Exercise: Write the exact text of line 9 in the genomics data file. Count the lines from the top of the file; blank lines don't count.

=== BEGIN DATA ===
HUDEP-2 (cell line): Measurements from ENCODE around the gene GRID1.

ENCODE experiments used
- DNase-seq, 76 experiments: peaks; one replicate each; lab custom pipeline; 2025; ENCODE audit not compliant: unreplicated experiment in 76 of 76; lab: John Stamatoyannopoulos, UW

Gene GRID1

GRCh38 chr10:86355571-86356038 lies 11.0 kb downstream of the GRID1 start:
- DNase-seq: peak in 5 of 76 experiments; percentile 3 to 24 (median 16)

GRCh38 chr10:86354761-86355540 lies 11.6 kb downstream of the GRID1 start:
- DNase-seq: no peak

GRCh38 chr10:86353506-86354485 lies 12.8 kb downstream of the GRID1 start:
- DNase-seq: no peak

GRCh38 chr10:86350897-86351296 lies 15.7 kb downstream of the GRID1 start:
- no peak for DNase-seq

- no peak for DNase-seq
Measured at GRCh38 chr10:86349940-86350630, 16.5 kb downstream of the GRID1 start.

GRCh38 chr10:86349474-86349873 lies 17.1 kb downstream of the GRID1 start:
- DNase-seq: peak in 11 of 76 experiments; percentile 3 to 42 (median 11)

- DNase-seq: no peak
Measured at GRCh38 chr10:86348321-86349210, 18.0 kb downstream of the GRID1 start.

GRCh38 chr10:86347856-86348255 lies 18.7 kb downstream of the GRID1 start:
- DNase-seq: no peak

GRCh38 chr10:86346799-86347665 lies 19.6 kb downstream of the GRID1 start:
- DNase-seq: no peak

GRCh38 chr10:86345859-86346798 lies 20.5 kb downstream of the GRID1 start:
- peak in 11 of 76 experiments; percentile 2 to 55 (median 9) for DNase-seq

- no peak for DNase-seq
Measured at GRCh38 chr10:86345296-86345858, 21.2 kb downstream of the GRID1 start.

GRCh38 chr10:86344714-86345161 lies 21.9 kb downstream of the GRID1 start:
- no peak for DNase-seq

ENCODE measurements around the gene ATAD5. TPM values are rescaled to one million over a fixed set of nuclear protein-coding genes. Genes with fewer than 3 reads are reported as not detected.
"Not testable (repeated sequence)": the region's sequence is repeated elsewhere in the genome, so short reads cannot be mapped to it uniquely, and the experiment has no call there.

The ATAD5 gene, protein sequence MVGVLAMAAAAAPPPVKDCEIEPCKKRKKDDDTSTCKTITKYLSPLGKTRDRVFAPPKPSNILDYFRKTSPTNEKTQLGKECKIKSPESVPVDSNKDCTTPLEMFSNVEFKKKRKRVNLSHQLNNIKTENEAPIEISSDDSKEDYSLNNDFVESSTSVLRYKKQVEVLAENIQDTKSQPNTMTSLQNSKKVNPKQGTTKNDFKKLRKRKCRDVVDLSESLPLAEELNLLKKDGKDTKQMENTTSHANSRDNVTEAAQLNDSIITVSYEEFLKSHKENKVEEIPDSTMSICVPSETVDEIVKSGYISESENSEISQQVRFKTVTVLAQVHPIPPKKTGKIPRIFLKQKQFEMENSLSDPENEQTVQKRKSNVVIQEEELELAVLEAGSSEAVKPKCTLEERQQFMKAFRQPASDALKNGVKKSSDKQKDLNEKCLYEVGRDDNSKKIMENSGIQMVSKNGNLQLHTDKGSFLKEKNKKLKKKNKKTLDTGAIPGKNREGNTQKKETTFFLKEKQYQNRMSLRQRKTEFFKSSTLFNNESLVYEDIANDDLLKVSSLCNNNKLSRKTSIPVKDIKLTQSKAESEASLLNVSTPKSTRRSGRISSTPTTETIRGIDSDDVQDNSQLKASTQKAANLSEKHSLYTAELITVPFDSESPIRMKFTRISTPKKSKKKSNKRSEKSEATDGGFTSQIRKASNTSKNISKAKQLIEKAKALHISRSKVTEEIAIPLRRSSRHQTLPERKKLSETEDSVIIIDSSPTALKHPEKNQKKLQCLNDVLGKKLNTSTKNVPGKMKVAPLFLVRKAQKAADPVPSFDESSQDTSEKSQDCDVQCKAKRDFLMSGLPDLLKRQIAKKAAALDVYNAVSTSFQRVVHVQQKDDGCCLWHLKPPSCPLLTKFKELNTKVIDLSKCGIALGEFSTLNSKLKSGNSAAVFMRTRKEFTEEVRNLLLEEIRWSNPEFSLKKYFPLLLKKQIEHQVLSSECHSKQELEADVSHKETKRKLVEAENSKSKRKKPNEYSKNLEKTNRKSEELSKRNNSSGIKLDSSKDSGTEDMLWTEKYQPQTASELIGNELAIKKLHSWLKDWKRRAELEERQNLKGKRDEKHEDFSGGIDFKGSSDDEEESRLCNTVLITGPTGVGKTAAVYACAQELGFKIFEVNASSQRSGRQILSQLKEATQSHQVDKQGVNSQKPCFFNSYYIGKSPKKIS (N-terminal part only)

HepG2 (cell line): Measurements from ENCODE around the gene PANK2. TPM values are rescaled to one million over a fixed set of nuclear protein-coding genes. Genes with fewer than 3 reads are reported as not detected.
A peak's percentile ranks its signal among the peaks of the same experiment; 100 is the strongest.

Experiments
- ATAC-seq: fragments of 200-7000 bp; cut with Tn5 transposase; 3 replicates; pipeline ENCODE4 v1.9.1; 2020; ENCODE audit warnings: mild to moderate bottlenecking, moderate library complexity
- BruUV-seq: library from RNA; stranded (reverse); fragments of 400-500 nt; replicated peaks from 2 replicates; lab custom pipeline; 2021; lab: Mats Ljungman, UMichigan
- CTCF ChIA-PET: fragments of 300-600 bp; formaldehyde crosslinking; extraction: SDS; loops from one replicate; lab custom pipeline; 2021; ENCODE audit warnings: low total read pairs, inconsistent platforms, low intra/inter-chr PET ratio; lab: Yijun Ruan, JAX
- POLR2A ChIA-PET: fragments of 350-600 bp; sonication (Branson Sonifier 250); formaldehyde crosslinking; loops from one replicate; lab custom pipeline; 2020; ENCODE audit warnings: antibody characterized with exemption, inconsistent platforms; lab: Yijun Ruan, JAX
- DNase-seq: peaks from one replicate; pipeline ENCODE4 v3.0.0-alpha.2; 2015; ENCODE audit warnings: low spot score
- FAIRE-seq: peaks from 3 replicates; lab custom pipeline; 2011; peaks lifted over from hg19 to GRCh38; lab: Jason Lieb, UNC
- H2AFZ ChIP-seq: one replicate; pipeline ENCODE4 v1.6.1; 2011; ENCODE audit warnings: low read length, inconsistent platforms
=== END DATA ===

GRCh38 chr10:86353506-86354485 lies 12.8 kb downstream of the GRID1 start: